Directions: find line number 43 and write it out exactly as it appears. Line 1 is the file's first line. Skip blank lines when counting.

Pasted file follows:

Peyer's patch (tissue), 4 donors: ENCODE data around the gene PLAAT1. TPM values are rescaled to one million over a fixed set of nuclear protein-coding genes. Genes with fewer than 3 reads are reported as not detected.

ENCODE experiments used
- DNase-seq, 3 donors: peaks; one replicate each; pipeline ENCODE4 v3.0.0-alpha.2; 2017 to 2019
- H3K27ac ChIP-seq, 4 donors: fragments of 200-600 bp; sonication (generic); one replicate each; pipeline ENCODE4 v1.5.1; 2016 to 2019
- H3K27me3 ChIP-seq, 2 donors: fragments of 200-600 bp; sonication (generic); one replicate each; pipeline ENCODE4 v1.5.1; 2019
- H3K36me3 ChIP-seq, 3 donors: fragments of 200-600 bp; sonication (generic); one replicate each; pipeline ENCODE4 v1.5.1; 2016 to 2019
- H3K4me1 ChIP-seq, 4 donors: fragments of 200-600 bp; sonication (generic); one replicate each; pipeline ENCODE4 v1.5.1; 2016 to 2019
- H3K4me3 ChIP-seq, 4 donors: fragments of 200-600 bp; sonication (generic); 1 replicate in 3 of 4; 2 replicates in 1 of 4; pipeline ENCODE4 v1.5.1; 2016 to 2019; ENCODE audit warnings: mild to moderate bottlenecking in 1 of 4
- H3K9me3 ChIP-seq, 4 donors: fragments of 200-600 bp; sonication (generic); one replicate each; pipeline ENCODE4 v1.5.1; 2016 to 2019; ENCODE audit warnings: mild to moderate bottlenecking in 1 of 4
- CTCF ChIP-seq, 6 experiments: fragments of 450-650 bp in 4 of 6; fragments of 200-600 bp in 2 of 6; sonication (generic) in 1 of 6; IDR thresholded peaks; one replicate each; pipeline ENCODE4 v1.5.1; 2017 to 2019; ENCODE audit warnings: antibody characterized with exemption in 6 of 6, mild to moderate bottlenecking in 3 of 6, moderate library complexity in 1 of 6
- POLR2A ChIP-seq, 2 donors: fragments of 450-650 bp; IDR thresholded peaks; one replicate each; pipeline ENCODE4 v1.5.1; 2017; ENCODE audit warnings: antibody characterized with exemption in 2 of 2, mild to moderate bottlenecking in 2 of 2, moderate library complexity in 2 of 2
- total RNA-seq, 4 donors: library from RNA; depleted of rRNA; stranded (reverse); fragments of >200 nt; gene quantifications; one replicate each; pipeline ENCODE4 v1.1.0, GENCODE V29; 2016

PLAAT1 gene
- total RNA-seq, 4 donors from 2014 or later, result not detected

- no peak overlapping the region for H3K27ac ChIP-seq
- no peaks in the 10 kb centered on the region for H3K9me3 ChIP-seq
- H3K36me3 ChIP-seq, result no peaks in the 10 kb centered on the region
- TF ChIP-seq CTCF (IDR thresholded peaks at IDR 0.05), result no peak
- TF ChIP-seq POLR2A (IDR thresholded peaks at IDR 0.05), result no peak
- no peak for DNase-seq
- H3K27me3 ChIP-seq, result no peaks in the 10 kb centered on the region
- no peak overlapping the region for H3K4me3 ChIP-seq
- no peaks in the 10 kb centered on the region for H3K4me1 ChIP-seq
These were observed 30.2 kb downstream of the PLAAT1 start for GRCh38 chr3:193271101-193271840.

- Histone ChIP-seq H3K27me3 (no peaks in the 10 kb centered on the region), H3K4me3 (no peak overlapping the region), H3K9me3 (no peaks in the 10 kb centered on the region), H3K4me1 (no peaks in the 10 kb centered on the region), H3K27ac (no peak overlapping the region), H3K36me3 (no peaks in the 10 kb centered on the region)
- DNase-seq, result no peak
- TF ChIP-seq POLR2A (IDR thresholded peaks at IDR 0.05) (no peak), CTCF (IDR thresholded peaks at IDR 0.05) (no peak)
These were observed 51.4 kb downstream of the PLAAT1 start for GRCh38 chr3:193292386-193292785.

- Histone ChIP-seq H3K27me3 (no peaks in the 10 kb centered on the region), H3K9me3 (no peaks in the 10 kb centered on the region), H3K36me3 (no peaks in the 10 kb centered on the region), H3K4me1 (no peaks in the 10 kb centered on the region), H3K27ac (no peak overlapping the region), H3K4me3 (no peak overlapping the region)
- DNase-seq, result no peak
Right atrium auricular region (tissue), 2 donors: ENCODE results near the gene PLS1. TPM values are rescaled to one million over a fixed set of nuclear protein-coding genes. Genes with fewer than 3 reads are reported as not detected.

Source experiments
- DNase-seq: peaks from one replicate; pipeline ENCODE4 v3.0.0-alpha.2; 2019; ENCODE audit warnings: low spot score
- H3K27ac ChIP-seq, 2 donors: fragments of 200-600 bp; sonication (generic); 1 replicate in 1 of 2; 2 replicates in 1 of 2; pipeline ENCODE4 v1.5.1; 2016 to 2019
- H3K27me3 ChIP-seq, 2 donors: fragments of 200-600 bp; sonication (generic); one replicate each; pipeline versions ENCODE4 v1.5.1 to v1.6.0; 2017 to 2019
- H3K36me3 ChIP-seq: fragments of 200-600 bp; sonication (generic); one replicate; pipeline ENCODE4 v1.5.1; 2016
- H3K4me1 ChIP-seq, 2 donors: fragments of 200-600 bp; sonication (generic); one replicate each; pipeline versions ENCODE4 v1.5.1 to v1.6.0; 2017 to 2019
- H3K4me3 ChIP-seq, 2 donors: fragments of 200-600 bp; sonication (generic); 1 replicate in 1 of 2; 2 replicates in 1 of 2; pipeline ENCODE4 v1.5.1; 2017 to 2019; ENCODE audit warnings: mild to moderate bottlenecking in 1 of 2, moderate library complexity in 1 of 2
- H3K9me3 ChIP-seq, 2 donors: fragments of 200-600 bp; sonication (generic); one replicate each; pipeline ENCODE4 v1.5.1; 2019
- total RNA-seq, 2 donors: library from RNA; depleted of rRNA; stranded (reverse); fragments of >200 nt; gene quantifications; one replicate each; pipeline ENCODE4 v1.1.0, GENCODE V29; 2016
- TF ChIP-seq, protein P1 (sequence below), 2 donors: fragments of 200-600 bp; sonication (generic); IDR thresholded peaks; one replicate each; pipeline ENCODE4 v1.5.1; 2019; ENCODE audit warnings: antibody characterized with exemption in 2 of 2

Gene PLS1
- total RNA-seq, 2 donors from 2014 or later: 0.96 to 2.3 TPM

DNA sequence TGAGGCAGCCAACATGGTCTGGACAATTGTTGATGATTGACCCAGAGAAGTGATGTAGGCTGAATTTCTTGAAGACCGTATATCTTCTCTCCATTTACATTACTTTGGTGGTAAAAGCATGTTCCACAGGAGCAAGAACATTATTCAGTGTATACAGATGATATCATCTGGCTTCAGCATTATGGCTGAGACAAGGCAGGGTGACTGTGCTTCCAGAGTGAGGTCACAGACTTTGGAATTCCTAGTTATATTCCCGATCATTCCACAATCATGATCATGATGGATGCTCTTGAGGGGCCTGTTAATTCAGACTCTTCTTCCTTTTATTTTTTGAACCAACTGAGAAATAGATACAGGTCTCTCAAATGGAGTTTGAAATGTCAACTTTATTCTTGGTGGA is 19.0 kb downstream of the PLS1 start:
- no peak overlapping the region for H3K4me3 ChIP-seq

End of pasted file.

- total RNA-seq, 2 donors from 2014 or later: 0.96 to 2.3 TPM